Effect of ethnicity and race on cognitive and language testing at age 18-22 months in extremely preterm infants.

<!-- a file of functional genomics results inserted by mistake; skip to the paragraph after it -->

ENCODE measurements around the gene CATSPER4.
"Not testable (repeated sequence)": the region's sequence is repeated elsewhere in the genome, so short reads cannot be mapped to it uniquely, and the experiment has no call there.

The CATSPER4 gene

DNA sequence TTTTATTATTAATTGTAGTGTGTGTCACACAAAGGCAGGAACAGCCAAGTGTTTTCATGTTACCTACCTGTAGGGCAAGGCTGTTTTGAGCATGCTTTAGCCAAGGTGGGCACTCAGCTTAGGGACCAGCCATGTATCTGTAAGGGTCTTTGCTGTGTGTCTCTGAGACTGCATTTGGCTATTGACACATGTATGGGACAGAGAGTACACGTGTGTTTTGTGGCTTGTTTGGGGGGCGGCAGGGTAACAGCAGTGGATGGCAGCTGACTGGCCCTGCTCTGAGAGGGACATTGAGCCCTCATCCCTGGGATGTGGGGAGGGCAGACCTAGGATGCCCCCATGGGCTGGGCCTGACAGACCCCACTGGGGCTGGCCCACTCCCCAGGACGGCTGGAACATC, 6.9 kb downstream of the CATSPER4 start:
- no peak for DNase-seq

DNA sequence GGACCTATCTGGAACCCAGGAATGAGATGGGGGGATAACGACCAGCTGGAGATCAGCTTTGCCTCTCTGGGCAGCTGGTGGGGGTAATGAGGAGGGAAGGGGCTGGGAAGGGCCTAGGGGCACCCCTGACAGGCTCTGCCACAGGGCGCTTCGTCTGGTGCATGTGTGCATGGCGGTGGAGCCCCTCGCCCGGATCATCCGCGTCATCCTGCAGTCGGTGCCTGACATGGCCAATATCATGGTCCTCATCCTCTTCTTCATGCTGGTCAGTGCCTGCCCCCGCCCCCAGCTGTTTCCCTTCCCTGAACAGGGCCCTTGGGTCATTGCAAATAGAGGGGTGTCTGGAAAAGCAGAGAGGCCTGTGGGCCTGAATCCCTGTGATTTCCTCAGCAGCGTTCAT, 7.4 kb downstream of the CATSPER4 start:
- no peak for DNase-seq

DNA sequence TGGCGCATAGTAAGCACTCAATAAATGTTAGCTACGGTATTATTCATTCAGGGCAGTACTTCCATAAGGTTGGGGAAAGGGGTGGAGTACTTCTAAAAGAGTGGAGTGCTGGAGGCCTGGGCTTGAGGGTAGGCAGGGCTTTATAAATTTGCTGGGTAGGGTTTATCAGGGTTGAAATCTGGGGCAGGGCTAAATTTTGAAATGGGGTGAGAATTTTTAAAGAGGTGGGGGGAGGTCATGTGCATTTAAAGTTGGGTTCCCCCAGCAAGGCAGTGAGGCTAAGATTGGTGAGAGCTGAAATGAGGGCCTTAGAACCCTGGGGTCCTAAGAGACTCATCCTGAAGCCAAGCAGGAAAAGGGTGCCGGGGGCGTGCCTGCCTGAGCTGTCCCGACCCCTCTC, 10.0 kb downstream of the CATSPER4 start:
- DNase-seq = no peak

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To evaluate the relationship of race/ethnicity to Cognitive and Language scores on the Bayley Scales of Infant and Toddler Development, Third Edition in extremely preterm toddlers (<28 + 0 weeks' estimated gestational age).This cohort study included extremely preterm toddlers seen at Eunice Kennedy Shriver National Institute of Child Health and Human Development Neonatal Research Network centers evaluated at 18-22 months adjusted age from 3 race/ethnic groups (white, black, and Hispanic white). Multivariate regression modeling was used to identify race/ethnic differences, after adjusting for medical and psychosocial factors.The study population comprised 369 whites, 352 blacks, and 144 Hispanic whites. Cognitive scores differed among the 3 groups on unadjusted analysis (P ? .001), but not after adjusting for medical and psychosocial factors (P = .13). Language scores differed on adjusted and unadjusted analyses. Whites scored higher than blacks and Hispanic whites, and blacks scored higher than Hispanic whites.A combination of medical variables and primary caretaker education accounted for differences in Bayley Scales of Infant and Toddler Development, Third Edition Cognitive scores among the 3 groups. Black and Hispanic white toddlers had lower Language scores than whites, even after adjustment. Early intervention should be targeted to these identified risk factors. Assessment of early language development in minority children may be warranted.Copyright © 2012 Mosby, Inc. All rights reserved.